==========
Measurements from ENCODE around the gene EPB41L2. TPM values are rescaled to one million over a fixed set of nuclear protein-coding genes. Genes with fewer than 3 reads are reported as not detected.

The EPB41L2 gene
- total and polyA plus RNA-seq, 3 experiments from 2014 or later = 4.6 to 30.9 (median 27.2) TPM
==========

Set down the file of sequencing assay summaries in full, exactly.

Measurements from ENCODE around the gene EPB41L2. TPM values are rescaled to one million over a fixed set of nuclear protein-coding genes. Genes with fewer than 3 reads are reported as not detected.

The EPB41L2 gene
- total and polyA plus RNA-seq, 3 experiments from 2014 or later = 4.6 to 30.9 (median 27.2) TPM